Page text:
Protect Yourself Against Rogue Wireless Access Points update from November 2005

As wireless networks proliferate, so do rogue access points, set up by employees or hackers intent on stealing data and customers. Here's how you can protect yourself against these pests.

November 10, 2005

3 Min Read
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"It gives access to the company network, and that can be a problem," Daley says. "But they're not usually as big a problem as they used to be. In the early days of wireless networking, they used to be much more common, but with the wide adoption of wireless, users are less motivated [to use] these kinds of unauthorized APs."

The other kind of rogue is the decoy or "evil twin" AP. Some digital miscreant sets up an AP of his own with a service set identifier that makes it look like it's a company access point. This certainly is malicious and though it doesn't give access to your network, it can give someone else access to your company secrets. Users confident that they're logging into the company site could unwittingly give away everything from passwords to corporate information.

The way you find rogue APs of either variety is to sniff them out. This can be a process as simple as popping open your laptop and seeing if something is suspicious in the available networks dialog box or investing in overlay systems to continually sniff the air for rogue SSIDs.

"The good news is that legitimate enterprise APs now have a built-in feature to intermittently sniff the air for rogues, so you don't necessarily need overlay equipment," Daley says. "That's pretty good for 90% of rogue situations. Most organizations are pretty good about sniffing the air and comparing MAC addresses with a database of authorized APs."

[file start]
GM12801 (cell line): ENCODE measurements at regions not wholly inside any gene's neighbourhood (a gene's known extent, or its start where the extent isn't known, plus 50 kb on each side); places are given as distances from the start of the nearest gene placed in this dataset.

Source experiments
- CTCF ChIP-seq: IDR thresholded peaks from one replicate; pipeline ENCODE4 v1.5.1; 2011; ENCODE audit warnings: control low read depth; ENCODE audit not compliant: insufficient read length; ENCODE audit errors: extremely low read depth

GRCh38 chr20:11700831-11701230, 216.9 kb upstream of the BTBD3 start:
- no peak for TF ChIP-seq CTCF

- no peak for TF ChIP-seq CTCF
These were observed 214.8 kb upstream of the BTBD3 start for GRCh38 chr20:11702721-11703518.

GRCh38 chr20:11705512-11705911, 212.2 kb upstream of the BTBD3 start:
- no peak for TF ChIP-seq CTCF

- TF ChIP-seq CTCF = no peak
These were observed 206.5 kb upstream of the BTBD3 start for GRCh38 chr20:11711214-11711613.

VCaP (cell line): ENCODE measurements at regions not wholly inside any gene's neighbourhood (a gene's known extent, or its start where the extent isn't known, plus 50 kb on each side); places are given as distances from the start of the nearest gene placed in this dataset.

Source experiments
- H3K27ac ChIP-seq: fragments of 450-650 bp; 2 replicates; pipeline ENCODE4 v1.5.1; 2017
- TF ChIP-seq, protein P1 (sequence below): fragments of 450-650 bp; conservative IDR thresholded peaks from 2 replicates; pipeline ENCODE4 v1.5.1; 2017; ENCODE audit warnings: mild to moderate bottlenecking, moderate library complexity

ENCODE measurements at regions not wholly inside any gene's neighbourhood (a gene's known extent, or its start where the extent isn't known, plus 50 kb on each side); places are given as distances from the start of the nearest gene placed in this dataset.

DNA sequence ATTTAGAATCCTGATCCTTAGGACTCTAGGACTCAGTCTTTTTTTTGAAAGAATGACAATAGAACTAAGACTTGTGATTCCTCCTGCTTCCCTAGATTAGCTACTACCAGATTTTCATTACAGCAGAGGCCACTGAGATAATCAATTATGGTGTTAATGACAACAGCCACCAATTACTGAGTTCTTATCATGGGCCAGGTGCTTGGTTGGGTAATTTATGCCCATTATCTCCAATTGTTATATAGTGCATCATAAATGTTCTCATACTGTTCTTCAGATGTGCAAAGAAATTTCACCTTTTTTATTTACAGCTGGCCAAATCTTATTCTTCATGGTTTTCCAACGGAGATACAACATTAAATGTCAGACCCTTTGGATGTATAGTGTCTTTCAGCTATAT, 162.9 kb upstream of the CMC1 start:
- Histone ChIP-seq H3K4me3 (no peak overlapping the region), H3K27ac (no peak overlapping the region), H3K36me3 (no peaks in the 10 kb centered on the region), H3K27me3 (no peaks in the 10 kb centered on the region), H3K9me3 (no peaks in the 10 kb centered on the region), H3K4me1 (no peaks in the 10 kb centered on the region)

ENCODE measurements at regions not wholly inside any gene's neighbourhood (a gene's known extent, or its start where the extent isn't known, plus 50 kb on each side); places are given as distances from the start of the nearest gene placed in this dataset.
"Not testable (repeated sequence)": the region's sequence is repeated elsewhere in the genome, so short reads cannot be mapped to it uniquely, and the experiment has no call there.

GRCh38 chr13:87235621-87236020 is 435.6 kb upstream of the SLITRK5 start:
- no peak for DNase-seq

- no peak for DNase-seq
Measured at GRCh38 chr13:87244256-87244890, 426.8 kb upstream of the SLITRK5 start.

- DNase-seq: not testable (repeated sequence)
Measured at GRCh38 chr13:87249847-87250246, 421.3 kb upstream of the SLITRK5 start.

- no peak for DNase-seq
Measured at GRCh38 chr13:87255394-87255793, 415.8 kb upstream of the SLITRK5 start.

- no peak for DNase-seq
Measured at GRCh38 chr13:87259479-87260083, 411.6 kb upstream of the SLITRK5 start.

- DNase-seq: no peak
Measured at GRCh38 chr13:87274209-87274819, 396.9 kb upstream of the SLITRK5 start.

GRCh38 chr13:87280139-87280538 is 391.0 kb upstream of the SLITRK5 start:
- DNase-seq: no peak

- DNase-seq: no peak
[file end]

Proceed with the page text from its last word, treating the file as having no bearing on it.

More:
On the other hand, it wasn't always that way. Though self-sniffing APs are now the rule rather than the exception, there's a possibility that any company that invested in wireless networking back in the old says of even a couple of years ago can't count on that kind of protection."The fat APs that were first rolled out in organizations didn't have that feature," Daley says "But they didn't provide much centralized control, and that market has begun to move to a more centralized model of wireless LAN suites."

The problem is that the replacement cycles are just starting now, so it's entirely possible that an organization in the first wave of wireless adoption isn't equipped to detect rogue APs. If the upgrade is still a while off, it might be wise to invest in sniffers. Above all, with wired and wireless networks becoming increasingly integrated, it makes a lot of sense to deploy intrusion protection systems (IPSes) to protect the whole network.

"Make sure that you consider wireless to be an integral part of your network and address security accordingly," Daley says. "I don't expect wireless to replace the wired network, but I do expect it to coexist, especially with VoWLAN (voice over wireless LAN). That means that you have to treat the network as a whole."

Even though it is often an afterthought to an organically grown wireless network, Daley says that a wireless policy is absolutely critical. "You have to define what your wireless policy is," she says. "Some companies simply say 'we don't allow wireless,' but that isn't a policy. It inadvertently allows wireless and invites users to set up rogue APs. You have to be realistic."

Finally, organizations need to have a strategy for merging their wired and wireless networking policies. "This is really important," Daley says. "Because the networks will merge. You need to know how you are going to handle them in the future."0

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